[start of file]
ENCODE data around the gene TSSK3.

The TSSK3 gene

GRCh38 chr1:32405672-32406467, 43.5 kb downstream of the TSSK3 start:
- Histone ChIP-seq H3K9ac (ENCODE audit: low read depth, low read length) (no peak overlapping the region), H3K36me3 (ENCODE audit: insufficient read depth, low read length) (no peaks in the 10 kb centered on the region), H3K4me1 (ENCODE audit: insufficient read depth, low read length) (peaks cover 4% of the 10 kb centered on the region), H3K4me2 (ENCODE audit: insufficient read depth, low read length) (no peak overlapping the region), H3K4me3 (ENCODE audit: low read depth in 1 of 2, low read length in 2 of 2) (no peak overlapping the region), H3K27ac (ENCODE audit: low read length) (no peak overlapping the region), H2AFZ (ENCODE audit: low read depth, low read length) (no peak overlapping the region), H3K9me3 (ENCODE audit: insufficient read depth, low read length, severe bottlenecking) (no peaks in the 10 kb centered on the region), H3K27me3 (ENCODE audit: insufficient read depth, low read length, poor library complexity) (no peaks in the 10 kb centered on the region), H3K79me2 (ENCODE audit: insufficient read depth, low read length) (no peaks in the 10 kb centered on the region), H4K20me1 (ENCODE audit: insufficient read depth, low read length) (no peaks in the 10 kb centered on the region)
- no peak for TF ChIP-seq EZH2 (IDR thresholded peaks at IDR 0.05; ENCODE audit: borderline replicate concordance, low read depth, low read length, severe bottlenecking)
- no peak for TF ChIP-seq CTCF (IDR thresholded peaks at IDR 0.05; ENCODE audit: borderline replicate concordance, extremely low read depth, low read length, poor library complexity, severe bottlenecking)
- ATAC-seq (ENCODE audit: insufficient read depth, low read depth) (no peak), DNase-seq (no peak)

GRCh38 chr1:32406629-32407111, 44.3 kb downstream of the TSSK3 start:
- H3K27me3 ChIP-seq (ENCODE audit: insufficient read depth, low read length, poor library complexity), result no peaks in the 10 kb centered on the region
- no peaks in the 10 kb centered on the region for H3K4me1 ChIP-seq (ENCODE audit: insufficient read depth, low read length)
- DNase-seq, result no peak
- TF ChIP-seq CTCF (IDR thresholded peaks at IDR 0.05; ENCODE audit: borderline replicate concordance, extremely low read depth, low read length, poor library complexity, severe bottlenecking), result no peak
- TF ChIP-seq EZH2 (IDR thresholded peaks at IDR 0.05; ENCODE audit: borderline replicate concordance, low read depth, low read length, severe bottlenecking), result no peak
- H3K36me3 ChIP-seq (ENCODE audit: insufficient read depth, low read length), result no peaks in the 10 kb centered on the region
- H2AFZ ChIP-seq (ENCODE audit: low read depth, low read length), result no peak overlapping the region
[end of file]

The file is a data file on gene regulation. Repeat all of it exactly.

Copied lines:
ENCODE data around the gene TSSK3.

The TSSK3 gene

GRCh38 chr1:32405672-32406467, 43.5 kb downstream of the TSSK3 start:
- Histone ChIP-seq H3K9ac (ENCODE audit: low read depth, low read length) (no peak overlapping the region), H3K36me3 (ENCODE audit: insufficient read depth, low read length) (no peaks in the 10 kb centered on the region), H3K4me1 (ENCODE audit: insufficient read depth, low read length) (peaks cover 4% of the 10 kb centered on the region), H3K4me2 (ENCODE audit: insufficient read depth, low read length) (no peak overlapping the region), H3K4me3 (ENCODE audit: low read depth in 1 of 2, low read length in 2 of 2) (no peak overlapping the region), H3K27ac (ENCODE audit: low read length) (no peak overlapping the region), H2AFZ (ENCODE audit: low read depth, low read length) (no peak overlapping the region), H3K9me3 (ENCODE audit: insufficient read depth, low read length, severe bottlenecking) (no peaks in the 10 kb centered on the region), H3K27me3 (ENCODE audit: insufficient read depth, low read length, poor library complexity) (no peaks in the 10 kb centered on the region), H3K79me2 (ENCODE audit: insufficient read depth, low read length) (no peaks in the 10 kb centered on the region), H4K20me1 (ENCODE audit: insufficient read depth, low read length) (no peaks in the 10 kb centered on the region)
- no peak for TF ChIP-seq EZH2 (IDR thresholded peaks at IDR 0.05; ENCODE audit: borderline replicate concordance, low read depth, low read length, severe bottlenecking)
- no peak for TF ChIP-seq CTCF (IDR thresholded peaks at IDR 0.05; ENCODE audit: borderline replicate concordance, extremely low read depth, low read length, poor library complexity, severe bottlenecking)
- ATAC-seq (ENCODE audit: insufficient read depth, low read depth) (no peak), DNase-seq (no peak)

GRCh38 chr1:32406629-32407111, 44.3 kb downstream of the TSSK3 start:
- H3K27me3 ChIP-seq (ENCODE audit: insufficient read depth, low read length, poor library complexity), result no peaks in the 10 kb centered on the region
- no peaks in the 10 kb centered on the region for H3K4me1 ChIP-seq (ENCODE audit: insufficient read depth, low read length)
- DNase-seq, result no peak
- TF ChIP-seq CTCF (IDR thresholded peaks at IDR 0.05; ENCODE audit: borderline replicate concordance, extremely low read depth, low read length, poor library complexity, severe bottlenecking), result no peak
- TF ChIP-seq EZH2 (IDR thresholded peaks at IDR 0.05; ENCODE audit: borderline replicate concordance, low read depth, low read length, severe bottlenecking), result no peak
- H3K36me3 ChIP-seq (ENCODE audit: insufficient read depth, low read length), result no peaks in the 10 kb centered on the region
- H2AFZ ChIP-seq (ENCODE audit: low read depth, low read length), result no peak overlapping the region